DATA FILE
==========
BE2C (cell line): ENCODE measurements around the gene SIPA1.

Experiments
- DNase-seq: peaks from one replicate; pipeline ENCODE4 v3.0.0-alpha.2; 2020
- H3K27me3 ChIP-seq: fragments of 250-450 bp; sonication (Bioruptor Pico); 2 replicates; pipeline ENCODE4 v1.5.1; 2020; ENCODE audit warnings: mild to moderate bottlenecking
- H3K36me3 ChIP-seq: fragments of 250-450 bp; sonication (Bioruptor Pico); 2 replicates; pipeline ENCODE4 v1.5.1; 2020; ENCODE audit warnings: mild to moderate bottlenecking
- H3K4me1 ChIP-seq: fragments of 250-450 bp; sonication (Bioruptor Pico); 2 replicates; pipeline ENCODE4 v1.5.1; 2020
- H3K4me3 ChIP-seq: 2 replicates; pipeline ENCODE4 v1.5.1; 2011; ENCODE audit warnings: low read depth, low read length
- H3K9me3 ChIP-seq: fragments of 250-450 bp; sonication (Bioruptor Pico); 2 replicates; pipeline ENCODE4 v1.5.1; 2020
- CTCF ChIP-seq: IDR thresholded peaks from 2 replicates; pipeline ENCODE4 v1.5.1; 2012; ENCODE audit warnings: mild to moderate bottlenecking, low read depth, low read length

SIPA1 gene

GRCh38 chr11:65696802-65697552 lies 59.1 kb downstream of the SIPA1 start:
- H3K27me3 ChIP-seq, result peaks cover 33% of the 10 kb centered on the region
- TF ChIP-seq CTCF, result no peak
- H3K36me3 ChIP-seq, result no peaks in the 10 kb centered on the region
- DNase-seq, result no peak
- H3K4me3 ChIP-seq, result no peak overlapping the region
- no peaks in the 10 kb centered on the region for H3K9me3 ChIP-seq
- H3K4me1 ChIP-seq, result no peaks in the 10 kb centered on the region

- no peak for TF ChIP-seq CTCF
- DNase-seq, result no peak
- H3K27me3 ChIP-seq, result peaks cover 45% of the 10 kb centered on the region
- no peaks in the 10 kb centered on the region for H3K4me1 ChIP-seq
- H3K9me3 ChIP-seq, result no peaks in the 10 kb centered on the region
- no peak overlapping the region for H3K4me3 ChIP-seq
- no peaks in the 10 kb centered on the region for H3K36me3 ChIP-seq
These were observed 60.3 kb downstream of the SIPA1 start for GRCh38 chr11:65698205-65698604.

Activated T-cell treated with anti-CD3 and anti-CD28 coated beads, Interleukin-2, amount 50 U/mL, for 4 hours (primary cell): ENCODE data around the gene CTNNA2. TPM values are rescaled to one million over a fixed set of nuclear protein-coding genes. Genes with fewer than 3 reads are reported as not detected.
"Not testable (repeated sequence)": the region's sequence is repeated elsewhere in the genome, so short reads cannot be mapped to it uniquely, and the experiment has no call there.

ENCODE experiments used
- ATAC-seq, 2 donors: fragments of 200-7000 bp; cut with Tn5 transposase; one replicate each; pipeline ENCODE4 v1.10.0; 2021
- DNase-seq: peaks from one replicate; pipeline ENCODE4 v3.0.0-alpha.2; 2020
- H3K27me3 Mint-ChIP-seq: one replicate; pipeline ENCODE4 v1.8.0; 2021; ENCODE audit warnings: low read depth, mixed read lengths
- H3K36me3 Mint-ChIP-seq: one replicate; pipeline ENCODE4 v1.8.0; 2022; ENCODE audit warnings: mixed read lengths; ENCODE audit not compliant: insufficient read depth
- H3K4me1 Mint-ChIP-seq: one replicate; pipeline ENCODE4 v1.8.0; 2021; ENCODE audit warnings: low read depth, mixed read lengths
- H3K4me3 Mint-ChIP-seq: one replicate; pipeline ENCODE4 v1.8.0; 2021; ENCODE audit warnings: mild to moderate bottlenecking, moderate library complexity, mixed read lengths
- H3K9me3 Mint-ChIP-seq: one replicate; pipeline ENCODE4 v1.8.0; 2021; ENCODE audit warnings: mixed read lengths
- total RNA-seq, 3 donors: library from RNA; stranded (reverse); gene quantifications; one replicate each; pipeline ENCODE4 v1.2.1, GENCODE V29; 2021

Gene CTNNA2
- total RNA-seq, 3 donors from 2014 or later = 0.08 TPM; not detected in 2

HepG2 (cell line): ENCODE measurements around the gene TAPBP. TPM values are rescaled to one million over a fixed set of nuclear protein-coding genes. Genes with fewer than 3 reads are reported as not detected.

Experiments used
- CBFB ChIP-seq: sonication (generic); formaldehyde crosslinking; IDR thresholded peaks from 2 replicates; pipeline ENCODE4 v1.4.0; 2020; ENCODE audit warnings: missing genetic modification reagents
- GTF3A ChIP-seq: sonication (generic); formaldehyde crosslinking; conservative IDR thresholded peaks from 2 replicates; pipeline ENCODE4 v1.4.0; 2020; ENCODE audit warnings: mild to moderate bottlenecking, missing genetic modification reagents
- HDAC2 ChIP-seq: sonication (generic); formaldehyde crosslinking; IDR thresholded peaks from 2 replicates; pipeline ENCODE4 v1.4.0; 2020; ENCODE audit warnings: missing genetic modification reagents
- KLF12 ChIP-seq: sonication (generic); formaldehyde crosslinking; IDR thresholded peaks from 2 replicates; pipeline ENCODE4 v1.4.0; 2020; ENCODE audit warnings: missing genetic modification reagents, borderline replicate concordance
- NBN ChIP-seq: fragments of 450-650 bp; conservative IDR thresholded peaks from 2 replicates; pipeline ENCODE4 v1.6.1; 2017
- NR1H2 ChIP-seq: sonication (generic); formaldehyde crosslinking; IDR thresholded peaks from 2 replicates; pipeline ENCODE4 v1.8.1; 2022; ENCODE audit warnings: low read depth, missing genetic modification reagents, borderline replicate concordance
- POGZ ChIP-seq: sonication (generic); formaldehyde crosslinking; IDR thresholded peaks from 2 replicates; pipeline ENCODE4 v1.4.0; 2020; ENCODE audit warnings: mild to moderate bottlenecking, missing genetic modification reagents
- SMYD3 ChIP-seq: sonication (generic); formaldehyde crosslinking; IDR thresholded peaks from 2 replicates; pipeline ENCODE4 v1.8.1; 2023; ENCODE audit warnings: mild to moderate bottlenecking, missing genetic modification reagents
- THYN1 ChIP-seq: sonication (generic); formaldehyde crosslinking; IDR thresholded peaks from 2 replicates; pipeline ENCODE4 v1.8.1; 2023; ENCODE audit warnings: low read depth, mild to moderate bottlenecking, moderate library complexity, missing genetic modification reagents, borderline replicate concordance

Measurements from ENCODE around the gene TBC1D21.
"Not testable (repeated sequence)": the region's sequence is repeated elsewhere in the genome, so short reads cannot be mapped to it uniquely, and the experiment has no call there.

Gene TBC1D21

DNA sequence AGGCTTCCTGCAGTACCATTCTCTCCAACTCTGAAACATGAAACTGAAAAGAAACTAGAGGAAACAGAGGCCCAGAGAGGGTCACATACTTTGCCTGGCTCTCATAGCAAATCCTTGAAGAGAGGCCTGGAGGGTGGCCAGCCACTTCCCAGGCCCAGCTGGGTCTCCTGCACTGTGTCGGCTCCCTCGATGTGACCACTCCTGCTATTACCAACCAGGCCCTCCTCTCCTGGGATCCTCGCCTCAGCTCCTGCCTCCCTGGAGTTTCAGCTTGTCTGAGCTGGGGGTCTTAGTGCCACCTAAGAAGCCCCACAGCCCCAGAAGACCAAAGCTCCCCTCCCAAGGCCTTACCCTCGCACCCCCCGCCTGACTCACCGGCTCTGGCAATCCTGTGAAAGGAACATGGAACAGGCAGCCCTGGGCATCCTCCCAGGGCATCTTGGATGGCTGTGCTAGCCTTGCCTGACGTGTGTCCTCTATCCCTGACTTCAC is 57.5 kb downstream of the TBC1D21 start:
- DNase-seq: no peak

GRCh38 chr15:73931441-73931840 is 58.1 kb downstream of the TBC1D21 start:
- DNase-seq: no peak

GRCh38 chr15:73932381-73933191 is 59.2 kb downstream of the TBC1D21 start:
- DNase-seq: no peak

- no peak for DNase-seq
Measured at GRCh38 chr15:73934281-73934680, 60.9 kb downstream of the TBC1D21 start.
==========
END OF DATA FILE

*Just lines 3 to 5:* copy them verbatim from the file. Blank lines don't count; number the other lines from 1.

- DNase-seq: peaks from one replicate; pipeline ENCODE4 v3.0.0-alpha.2; 2020
- H3K27me3 ChIP-seq: fragments of 250-450 bp; sonication (Bioruptor Pico); 2 replicates; pipeline ENCODE4 v1.5.1; 2020; ENCODE audit warnings: mild to moderate bottlenecking
- H3K36me3 ChIP-seq: fragments of 250-450 bp; sonication (Bioruptor Pico); 2 replicates; pipeline ENCODE4 v1.5.1; 2020; ENCODE audit warnings: mild to moderate bottlenecking